An asteroid wider than three stacked Salesforce towers was zipping past Earth on Tuesday, traveling through space at almost 48,000 mph.
While it's passing relatively close to Earth, it's still about a million miles away.
"It's close for astronomers, so it's not that close for human beings," San Francisco-based astronomer and asteroid tracker Franck Marchis said.
The asteroid, often called 7482 (1994 PC1), is more than five times the distance away than the moon, so there's no danger of it hitting Earth.
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The asteroid gets brighter as it gets closer, providing scientists with a chance to learn more about rocks in space.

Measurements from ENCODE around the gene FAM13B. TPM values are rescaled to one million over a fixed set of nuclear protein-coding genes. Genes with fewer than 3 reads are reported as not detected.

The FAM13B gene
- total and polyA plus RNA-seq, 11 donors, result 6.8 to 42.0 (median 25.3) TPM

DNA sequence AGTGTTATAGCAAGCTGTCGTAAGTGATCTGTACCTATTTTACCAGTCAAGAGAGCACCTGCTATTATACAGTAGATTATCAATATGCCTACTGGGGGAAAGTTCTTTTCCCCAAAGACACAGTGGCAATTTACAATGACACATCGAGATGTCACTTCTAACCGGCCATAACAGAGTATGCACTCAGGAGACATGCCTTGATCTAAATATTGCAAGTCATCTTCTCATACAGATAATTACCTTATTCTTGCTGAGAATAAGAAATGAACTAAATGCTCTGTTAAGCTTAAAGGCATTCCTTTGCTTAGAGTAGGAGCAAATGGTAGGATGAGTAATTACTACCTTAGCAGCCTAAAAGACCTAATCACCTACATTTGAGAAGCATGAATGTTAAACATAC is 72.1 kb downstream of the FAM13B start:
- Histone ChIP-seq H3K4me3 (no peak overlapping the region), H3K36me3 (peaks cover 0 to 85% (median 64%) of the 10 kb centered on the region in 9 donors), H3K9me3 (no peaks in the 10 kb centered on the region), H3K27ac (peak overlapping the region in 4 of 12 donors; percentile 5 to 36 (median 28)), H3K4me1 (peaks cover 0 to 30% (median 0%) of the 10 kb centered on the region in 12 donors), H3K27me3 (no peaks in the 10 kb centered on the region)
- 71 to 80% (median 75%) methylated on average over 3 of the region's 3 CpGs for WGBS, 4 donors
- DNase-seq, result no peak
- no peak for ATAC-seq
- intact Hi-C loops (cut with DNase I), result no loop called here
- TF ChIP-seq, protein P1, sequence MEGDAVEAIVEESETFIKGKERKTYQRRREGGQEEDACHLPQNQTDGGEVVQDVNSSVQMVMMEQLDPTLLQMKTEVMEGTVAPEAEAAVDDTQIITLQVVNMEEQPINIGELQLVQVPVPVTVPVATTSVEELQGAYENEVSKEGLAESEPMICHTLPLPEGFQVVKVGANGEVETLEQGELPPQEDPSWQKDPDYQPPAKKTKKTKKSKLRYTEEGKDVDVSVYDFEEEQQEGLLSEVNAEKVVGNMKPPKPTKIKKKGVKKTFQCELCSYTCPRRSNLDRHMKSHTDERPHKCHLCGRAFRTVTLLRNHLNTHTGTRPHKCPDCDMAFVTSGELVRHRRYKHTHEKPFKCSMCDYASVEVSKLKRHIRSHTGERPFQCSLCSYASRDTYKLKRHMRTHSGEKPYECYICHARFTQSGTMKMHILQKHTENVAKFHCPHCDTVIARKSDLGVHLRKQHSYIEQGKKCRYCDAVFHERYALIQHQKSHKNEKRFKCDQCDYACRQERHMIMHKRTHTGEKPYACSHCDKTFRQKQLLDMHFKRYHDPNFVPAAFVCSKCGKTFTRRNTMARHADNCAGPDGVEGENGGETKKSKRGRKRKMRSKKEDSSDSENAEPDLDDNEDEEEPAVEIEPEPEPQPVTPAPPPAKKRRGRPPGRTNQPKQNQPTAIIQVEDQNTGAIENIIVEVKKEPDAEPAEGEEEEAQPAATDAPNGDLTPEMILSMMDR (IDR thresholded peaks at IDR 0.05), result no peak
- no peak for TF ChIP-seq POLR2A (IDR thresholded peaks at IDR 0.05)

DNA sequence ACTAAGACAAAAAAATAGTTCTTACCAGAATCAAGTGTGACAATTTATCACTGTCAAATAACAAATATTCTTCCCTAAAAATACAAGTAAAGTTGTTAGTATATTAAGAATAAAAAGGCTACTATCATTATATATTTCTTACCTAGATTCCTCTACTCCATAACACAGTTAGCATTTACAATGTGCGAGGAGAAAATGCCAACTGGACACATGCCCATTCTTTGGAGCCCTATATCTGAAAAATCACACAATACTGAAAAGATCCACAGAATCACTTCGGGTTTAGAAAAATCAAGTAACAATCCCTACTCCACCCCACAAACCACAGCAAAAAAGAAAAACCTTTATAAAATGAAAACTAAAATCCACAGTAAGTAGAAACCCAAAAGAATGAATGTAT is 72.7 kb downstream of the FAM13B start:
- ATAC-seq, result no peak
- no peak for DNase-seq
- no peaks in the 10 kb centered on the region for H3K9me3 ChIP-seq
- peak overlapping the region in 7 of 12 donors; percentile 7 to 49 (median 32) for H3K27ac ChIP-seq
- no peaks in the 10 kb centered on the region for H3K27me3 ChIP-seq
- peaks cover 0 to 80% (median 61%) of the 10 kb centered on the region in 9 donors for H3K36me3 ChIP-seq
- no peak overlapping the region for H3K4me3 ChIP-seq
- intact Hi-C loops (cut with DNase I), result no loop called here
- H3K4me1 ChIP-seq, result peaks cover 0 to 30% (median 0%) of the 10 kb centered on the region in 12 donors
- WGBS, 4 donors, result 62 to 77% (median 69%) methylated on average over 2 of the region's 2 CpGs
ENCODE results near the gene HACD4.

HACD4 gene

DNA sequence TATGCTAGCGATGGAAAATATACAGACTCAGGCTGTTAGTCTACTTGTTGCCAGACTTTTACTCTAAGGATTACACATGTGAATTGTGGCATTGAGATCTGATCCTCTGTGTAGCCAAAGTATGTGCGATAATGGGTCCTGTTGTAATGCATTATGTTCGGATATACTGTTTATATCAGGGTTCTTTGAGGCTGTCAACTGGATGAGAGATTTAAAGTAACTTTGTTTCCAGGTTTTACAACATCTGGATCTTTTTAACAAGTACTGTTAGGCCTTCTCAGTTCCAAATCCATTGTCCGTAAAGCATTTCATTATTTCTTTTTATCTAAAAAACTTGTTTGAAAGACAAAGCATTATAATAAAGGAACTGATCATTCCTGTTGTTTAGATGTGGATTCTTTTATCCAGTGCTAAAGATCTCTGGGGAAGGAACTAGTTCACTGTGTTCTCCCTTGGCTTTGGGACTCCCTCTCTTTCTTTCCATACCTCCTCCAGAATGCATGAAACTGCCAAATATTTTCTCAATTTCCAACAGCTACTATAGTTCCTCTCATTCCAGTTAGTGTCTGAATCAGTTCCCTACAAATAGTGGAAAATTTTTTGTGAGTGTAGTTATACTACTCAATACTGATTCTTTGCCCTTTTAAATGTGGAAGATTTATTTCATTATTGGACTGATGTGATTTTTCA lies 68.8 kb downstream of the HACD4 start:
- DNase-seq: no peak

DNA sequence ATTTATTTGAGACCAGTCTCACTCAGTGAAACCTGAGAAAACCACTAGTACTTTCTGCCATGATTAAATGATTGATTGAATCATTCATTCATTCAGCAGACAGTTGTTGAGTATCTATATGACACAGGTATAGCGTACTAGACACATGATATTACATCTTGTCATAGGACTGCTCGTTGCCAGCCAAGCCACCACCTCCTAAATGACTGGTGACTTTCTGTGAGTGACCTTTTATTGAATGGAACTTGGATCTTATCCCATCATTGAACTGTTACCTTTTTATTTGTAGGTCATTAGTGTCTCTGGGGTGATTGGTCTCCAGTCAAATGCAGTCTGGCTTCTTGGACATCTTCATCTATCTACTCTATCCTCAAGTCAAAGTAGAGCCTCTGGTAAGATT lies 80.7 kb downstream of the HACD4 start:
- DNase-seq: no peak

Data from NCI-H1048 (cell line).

"It always has this kind of weird shape, especially when they're small like that, and by spinning they change the light that they reflect," Marchis said.
Marchis said humans could climb onto an asteroid in the future.
"So we are taking the data right now, so we could mine this asteroid in the future, explore it, land a station on it," Marchis said. "You don't know what will happen in the future."